The state Senate approved a bill Tuesday that would provide attorneys to low-income tenants facing evictions.
The vote anticipates a wave of evictions that could come as pandemic-inspired state and federal moratoriums are lifted, and as federal funding — provided to the state to help clear the backlog of rent that went unpaid during the pandemic — awaits distribution.
“A good attorney — especially a legal aid attorney — who deals with this all day long can bring resources to that tenant in terms of finances, counseling, various other problems that tenant may be facing that are contributing factors towards the eviction or non payment,” Sen. Rick Lopes, a Democrat from New Britain and the co-chair of the Housing Committee, said on the senate floor Tuesday. “There are things now being put in place to help landlords who have lost rent during that time, and they are a work in progress, but they are moving in the right direction.”
Over $400 million in federal funding has been provided to the state to specifically help alleviate the backlog of tenants behind on rent. As of Monday, $4.9 million had been paid to 787 landlords, and over 7,000 are awaiting review. Just one applicant has been denied help.
Faced with concerns about the rollout from housing advocates and some legislators, the Department of Housing is in the process of overhauling the program, known as UniteCT.
The legislation to provide counsel was approved largely along party lines, with Sen. Joan Hartley, D-Waterbury, joining every Republican senator to vote against the bill.
“I do understand that it’s trying to balance the scales of justice to help tenants that are having issues with landlords and are fighting eviction, but there are already processes in place where the judge has the ability to extend for 30 or 90 days [evictions]. This really does the opposite of balancing the scales of justice. The state is literally going to pick a side and help,” said Sen. Paul Cicarella, the minority Republican leader on the Housing Committee. “This will negatively impact these small landlords.”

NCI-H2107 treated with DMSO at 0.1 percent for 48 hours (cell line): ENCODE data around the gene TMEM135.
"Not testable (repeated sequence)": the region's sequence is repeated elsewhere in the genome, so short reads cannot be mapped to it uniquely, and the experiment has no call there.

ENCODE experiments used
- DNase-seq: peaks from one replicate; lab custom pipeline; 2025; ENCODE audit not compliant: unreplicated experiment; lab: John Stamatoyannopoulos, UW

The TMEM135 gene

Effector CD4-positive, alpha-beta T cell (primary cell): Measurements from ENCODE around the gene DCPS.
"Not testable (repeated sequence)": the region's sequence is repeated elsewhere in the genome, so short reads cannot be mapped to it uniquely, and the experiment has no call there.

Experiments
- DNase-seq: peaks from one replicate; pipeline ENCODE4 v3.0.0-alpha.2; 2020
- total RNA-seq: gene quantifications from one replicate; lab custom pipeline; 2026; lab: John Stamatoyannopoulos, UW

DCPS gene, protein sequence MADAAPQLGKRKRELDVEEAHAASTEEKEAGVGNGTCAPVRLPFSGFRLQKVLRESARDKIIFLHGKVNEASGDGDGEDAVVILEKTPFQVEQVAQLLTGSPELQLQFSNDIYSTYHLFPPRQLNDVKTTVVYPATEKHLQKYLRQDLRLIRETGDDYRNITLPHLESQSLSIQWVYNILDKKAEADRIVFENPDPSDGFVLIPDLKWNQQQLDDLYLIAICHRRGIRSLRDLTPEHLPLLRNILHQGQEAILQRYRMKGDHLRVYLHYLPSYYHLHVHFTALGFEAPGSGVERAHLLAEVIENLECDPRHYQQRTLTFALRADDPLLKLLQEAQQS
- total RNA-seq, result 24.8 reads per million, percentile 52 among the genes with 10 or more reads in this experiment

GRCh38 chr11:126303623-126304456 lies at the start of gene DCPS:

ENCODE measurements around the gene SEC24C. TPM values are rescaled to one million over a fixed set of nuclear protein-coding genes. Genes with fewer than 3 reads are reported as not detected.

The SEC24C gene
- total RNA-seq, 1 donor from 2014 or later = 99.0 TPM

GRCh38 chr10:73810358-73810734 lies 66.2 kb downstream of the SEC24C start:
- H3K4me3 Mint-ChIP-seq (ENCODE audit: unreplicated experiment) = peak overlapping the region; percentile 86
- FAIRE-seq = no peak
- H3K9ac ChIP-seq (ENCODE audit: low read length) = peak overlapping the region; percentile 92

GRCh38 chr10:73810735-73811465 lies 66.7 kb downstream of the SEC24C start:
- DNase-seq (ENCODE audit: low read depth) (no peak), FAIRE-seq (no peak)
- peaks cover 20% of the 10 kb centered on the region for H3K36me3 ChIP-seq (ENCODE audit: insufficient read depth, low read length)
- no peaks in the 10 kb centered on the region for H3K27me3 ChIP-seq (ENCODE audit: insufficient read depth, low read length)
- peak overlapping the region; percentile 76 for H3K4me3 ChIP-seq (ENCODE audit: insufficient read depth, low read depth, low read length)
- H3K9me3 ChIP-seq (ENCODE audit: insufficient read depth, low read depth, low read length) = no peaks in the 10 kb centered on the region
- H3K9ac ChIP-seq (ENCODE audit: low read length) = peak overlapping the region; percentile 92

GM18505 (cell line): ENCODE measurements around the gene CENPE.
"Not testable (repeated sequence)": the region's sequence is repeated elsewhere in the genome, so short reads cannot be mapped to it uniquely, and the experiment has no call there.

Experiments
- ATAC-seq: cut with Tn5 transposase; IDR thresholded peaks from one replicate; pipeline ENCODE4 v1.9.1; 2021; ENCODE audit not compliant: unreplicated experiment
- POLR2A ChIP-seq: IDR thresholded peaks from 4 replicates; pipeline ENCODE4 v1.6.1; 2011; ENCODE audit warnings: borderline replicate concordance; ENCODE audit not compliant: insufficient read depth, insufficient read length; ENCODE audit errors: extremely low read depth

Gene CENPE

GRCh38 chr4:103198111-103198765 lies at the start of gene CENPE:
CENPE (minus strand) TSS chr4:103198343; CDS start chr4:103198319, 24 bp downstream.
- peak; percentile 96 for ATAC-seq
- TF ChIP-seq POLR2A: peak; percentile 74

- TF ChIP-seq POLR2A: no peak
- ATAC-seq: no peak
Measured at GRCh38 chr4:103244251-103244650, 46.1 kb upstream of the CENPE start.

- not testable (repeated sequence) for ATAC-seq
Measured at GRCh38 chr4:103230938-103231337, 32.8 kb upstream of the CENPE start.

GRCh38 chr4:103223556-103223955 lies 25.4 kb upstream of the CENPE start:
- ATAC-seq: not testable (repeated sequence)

State data provided by the CT Fair Housing Center show that for the thousands of tenants facing eviction each year, most have been left to navigate the housing court labyrinth alone, where a mistake in filing paperwork can result in homelessness.
In February, of the 180 cases where a judge approved an eviction request, 158 of the landlords had an attorney, compared to 10 of the tenants. Only 7% of those facing eviction last fiscal year had an attorney.
The bill was approved in the House earlier this month, but because of some technical changes that were approved in the Senate, it must head back to the House for approval again before heading to the governor for his likely signature.
State Rep. Brandon McGee, the House chairman of the Housing Committee, said during an interview Tuesday that he expects swift approval in his chamber.
If passed again in the House and signed into law by Gov. Ned Lamont, Connecticut will become one of the first states to provide those facing eviction with the right to counsel. Washington adopted the change earlier this year, and a similar bill awaits the governor’s signature in Maryland.
Funding for the first two years of the program is anticipated to come from a sliver of the pandemic relief funds Connecticut received from the federal government. Lamont has recommended the legislature dedicate $20 million to pay for legal representation for 12,000 people facing eviction over the next two years.
The legislation making its way through the chambers paves the way for the right to counsel to remain in place even after the federal money dries up — provided lawmakers can find the resources.
Before the pandemic hit, nearly 20,000 people in the state faced evictions each year. Eviction rates in four Connecticut cities were among the highest in the nation in 2016, the most recent year analyzed by Princeton University’s Eviction Lab. Waterbury ranked 22nd among the nation’s large cities, with six out of every 100 renters being evicted. Hartford ranked 29th, Bridgeport 39th and New Haven 69th. This does not include “informal evictions,” such as when a landlord asks a tenant to move.
Lower-income workers continue to suffer disproportionately from the economic fallout that accompanied the pandemic. Those being impacted the most by evictions are Black and Hispanic residents who are twice as likely to rent as white people — the same population that’s more likely to contract and die from the virus.
Renters’ income is typically less than half of homeowners’.
It is unclear just how many people will face eviction in Connecticut after the moratoriums end, but the U.S. Census Bureau estimated in mid-April that more than 30,000 people in the state will likely leave their homes in the next two months because they’re facing eviction.
The bill approved Tuesday would prioritize providing attorneys for those who make less than 80% of the state’s median household income, which is $80,000 for a family of four. If demand for the program is stronger than funds are available, the bill also allows priority to be given to those facing eviction in certain ZIP codes, to those who are non-native English speakers, or those who have a disability.